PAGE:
This is primarily a function of consumer demand. Retail customers that want to purchase a car at a sub $20,000 price-point are being forced to look at older used vehicles because the new ones have increased in value beyond their budget. This is scary, crazy, and a whole host of other words.

How much did used car prices increase in 2021?

Depending on who you ask (Cox Automotive, Edmunds, CarGurus, or Black Book), retail used car prices increased anywhere from 32% to 36% in 2021.

black book 2021 used car price trends

Black Book shows a 35% increase in retail used car prices for 2021 (the purple line). For comparison, the orange line shows a 7% appreciation for used car prices in 2020, and the blue line shows a 3% depreciation of used car values for 2019.

Here’s a month-over-month table showing used car price trends for 2021:

MonthAverage Used Car Price

This data, supplied by Cox Automotive, shows the incredible ascent used car prices took in 2021.

Every used car has two prices; the wholesale price, and the retail price. As consumers we typically concern ourselves with the retail price, and with good reason, unless you have a dealer’s license you can’t buy a car wholesale at an auction.

That being said, wholesale used car prices are the lifeblood of car dealers, and the used car price trends we saw on the wholesale side in 2021 were truly unfathomable. While retail used car prices increased ~36% in 2021, wholesale used car prices rose 52%.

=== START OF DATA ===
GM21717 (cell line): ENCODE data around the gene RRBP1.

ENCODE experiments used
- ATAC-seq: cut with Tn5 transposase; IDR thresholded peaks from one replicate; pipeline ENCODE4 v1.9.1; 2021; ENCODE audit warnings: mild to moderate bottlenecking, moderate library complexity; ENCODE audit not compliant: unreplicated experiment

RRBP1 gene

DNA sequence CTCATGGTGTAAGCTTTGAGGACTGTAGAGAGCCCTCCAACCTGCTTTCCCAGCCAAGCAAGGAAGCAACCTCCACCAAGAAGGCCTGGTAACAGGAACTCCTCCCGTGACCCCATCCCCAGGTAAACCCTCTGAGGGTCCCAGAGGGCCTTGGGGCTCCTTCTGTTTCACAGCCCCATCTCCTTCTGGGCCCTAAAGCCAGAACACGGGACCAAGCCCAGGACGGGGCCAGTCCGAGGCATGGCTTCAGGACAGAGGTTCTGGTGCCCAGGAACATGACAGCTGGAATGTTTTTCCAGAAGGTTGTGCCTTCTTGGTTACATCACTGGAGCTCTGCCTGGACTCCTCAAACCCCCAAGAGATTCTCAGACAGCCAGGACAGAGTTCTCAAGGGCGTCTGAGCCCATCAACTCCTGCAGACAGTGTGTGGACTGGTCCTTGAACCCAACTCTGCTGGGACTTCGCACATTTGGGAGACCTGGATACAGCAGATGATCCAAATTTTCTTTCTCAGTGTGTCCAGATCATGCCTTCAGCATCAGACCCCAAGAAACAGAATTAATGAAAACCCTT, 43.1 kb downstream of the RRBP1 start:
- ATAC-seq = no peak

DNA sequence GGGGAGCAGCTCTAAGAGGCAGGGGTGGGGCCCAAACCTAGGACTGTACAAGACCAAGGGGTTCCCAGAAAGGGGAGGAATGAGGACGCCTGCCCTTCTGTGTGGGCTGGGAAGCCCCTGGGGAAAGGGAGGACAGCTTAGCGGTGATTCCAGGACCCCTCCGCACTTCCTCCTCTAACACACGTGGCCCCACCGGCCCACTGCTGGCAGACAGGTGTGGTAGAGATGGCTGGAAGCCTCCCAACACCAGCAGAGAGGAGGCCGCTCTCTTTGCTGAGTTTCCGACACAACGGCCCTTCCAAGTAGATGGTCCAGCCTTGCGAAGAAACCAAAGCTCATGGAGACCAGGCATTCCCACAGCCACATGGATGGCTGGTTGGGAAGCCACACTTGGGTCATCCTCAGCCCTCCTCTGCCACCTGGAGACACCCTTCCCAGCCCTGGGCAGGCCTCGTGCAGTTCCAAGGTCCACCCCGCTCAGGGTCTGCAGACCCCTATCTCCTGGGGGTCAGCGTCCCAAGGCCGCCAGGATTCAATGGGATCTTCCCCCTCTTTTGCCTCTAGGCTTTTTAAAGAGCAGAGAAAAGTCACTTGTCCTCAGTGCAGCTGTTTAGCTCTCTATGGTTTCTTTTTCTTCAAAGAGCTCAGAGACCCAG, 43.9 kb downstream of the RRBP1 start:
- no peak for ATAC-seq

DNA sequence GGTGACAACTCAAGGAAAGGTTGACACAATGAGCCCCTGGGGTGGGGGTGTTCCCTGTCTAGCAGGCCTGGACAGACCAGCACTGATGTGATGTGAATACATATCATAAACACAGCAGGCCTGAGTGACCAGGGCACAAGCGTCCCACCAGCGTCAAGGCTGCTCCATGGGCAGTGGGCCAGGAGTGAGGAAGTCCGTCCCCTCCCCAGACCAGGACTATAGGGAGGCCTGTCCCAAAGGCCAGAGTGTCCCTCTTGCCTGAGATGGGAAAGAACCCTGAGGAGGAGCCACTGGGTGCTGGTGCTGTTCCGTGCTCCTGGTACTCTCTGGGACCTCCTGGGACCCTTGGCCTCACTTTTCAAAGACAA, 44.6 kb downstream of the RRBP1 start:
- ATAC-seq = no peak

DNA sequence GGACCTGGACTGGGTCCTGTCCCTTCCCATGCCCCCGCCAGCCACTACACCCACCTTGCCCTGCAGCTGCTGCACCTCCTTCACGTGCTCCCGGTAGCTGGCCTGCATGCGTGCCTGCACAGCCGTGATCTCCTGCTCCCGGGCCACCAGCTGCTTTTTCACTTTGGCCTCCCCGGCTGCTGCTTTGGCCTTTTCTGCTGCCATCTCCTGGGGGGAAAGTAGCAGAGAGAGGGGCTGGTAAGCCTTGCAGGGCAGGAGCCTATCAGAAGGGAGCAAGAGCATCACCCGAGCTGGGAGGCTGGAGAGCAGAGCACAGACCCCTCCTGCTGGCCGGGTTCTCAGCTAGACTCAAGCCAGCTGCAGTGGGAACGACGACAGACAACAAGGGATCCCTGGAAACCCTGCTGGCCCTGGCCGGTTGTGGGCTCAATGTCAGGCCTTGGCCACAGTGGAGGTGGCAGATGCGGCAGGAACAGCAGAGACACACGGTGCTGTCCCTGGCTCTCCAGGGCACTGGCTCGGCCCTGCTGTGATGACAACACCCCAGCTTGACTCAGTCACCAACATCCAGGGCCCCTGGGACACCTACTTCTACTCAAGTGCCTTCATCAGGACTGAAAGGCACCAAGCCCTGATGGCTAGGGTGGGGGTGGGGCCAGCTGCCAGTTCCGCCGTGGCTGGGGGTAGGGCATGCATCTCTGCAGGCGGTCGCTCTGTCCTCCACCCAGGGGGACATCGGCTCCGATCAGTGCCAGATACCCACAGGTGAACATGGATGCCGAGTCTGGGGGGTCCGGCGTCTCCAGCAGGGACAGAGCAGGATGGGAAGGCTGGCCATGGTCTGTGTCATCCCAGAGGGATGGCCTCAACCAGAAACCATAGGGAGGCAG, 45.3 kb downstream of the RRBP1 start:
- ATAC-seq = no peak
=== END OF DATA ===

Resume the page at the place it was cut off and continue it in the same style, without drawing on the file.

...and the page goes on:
black book 2021 wholesale used car price trends

There is an obvious interplay between wholesale and retail prices. As wholesale prices increase, we can expect retail to prices to do the same.

Interactive data

Thanks to our friends at foureyes, we can share with you this real-time updating data set on used and new car prices.


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  1. Kapono Kamuela

    How will the recent hurricane be affecting auto prices on the used car market. Will there be concerns over cars that may have been declared a total loss on the used car market?

  2. Anthony

    My vote is definitely team Pops/reality
    I like to be an optimist but these are most extraordinary times and the economy being the way it is and God knows getting worse I don’t see the used car market (far more affordable than new cars) going anywhere but up.